I didn’t believe it until I did some research, and no, that doesn’t count the Ouija Board.

In every culture there are those who want something for nothing. Why should they struggle to survive in Mexico when the U.S. is so handy? Besides, their leaders insist, we’re entitled to it. After all, the land was once ours. The U.S. and Texas stole it.

That is what these firebrands preach.

Richard Alatorre, Los Angeles City Council, said in September, 1996, “They’re afraid we’re going to take over the governmental institutions and other institutions. They’re right. We will take them over. We are here to stay.”

His remarks were supported by the Excelsior, the National Newspaper of Mexico. “The American Southwest seems to be slowly returning to the jurisdiction of Mexico without firing a single shot.” (that was before southwestern ranchers were killed or fishermen robbed on Lake Falcon)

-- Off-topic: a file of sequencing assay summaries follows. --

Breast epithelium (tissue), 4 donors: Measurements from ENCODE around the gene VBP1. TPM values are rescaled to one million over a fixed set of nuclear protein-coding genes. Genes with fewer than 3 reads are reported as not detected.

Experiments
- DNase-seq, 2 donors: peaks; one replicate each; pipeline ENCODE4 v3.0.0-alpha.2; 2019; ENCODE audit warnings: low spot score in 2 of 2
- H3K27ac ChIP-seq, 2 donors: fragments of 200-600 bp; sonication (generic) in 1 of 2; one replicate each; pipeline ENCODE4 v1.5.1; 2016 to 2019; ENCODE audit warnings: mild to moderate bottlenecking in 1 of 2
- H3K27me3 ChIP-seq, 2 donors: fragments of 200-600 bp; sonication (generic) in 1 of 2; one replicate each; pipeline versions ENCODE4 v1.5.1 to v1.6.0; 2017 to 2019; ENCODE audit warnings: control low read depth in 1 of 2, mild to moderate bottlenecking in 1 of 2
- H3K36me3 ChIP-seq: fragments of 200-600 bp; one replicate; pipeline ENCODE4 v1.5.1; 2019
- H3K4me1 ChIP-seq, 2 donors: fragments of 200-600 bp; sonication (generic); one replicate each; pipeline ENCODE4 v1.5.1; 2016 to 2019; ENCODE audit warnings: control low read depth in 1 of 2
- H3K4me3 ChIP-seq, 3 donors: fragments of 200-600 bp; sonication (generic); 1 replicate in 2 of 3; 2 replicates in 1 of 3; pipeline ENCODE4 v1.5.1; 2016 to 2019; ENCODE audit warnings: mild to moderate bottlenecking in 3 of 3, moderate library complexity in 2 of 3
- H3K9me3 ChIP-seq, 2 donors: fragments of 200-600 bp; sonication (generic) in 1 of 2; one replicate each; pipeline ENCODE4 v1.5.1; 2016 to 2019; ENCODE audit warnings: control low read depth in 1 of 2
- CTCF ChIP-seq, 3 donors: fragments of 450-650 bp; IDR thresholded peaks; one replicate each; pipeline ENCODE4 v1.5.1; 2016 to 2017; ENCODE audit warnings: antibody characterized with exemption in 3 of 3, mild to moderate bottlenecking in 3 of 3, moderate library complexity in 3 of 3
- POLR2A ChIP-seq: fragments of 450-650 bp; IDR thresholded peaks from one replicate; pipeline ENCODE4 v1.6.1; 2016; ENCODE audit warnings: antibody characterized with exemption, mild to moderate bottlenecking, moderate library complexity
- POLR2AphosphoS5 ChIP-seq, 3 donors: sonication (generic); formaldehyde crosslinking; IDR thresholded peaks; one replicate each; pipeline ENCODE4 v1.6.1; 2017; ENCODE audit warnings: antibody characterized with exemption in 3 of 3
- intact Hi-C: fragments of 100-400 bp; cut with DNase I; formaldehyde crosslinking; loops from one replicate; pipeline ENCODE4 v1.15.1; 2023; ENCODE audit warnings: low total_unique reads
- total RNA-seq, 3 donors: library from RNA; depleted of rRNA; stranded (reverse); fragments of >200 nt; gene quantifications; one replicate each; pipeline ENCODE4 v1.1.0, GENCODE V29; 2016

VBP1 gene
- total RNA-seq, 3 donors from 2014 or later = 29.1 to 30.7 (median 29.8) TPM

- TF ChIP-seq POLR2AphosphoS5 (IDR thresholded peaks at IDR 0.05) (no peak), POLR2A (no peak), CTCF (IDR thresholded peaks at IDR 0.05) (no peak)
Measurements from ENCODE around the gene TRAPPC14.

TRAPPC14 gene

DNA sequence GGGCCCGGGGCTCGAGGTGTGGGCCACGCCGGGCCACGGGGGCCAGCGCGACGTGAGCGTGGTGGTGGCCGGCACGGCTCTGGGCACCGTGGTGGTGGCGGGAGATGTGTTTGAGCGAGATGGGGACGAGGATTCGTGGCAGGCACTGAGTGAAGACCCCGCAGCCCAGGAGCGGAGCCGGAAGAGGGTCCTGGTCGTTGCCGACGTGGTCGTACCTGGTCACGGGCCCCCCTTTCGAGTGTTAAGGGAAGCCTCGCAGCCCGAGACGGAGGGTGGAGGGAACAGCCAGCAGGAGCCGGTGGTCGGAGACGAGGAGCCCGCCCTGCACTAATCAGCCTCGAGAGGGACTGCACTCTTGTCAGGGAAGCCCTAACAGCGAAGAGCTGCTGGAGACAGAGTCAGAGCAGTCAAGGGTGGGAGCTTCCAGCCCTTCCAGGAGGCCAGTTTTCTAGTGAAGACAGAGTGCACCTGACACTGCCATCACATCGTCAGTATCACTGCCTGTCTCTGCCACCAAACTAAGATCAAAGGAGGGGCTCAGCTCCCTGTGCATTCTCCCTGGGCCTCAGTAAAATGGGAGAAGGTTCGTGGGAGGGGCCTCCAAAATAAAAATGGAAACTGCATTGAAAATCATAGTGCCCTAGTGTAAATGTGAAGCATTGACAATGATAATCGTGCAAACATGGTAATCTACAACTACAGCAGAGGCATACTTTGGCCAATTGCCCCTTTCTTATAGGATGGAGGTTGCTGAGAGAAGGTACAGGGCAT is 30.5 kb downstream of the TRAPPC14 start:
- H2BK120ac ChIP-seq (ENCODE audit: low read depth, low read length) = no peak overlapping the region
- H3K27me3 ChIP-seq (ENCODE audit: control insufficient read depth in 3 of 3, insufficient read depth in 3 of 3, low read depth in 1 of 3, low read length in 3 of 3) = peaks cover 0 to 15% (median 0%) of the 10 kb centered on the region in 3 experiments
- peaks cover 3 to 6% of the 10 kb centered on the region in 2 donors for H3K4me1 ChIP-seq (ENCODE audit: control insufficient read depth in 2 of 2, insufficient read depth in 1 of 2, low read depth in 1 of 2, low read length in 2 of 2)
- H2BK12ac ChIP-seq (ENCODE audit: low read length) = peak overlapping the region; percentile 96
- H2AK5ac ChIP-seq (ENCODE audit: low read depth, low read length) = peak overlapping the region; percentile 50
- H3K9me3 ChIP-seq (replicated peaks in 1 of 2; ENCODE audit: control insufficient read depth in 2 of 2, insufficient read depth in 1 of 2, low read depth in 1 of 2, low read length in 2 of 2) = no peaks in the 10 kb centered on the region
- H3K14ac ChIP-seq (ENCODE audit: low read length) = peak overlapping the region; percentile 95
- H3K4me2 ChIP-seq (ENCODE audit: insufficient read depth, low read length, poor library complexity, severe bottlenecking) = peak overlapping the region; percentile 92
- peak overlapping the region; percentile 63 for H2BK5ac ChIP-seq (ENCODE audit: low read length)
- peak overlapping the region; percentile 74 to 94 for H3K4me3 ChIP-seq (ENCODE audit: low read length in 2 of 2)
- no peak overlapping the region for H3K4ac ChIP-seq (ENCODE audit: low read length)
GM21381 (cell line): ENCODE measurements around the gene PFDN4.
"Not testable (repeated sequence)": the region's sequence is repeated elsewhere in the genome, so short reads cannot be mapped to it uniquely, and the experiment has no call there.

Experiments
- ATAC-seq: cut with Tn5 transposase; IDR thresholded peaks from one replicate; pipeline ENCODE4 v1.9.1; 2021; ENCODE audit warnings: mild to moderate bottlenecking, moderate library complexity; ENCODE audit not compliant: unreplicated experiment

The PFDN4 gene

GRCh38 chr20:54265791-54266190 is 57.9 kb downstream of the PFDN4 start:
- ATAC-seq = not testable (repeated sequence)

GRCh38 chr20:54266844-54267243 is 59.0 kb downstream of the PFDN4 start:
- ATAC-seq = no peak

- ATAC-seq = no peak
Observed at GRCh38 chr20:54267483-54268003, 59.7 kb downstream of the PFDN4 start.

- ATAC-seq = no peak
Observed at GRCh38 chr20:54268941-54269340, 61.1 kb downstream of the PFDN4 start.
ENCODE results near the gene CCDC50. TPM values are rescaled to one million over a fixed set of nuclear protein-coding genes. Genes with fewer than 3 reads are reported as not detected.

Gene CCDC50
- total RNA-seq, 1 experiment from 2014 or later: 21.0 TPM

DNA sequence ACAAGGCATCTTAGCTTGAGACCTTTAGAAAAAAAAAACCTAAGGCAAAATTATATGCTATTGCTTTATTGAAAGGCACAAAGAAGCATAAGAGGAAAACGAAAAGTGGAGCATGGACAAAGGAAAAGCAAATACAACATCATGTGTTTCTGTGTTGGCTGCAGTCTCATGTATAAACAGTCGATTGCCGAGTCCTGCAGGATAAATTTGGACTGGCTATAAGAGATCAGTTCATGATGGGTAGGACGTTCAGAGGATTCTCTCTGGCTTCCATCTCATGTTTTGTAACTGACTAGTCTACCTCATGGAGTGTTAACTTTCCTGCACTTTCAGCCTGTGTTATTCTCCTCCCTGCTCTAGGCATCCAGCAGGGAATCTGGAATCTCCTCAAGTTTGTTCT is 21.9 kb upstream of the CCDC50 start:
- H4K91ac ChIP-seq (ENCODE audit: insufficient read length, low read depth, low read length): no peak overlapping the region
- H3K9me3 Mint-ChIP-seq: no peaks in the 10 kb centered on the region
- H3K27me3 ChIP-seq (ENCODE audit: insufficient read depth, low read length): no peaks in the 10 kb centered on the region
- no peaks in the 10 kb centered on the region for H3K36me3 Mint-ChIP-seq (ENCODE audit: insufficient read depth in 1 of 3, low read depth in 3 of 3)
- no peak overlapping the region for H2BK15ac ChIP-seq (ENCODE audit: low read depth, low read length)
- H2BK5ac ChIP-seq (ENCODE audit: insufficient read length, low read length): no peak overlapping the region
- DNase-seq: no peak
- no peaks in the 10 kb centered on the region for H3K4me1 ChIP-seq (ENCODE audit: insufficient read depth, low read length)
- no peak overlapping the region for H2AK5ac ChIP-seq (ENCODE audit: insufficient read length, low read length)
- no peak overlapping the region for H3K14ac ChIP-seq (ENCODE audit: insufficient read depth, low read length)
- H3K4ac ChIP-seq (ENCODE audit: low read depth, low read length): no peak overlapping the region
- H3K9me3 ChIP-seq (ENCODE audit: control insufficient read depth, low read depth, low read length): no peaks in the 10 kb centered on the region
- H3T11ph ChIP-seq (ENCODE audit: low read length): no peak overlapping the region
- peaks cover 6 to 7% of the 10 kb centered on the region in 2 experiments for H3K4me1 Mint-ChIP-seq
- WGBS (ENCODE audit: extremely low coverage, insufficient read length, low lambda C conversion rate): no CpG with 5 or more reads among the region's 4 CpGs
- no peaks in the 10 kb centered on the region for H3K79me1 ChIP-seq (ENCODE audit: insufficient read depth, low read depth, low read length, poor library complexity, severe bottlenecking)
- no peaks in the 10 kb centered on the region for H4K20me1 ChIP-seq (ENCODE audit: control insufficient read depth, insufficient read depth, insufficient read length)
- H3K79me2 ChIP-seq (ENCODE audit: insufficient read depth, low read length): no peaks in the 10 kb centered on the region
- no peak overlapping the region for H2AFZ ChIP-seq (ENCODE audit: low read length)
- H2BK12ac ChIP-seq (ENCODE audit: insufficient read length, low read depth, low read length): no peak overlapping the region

Then in 1995, Associate Professor Jose Gutierrez, UT at Arlington, spoke at a Latino Conference at the University of California. “We have an aging white America. They are not making babies. They are dying. The explosion is in our population. You have a destiny to fulfill in this land that has been ours for forty thousand years, and we’re a new Mestizo nation.”

When I read that remark, it clicked into place with an observation made by John Salmon ‘Rip” Ford, in the classic biography, “Rip Ford’s Texas.” A stalwart and brave Texan, Rip spent several decades fighting Indians, Mexican and American bandits, and the Union. An educated man, he ran several newspapers and served in various important capacities in his life.

As a Texas Ranger, his job was to—what else, patrol the border. Naturally, the Mexican people resented the loss of Mexican soil to the U.S. Who wouldn’t? Ford understood that, but he had his job, which he carried out. He remarked once that ‘The Mexican hated and feared Texans, and would not hesitate to cut their throats if they could.”

On that day in 1836 when Santa Anna relinquished Mexican soil to Sam Houston, the Hispanic desire to retake it was born. The fanatical firebrands will not let the average Latino forget it, and that list of firebrands is longer than my arm.

Of course, there is more to this ‘invasion’ of illegals than simply land and hatred. Liberals love illegals because many go on entitlements, and in doing so, feel obligated to vote for the liberals who provided such treasures. California is a perfect example.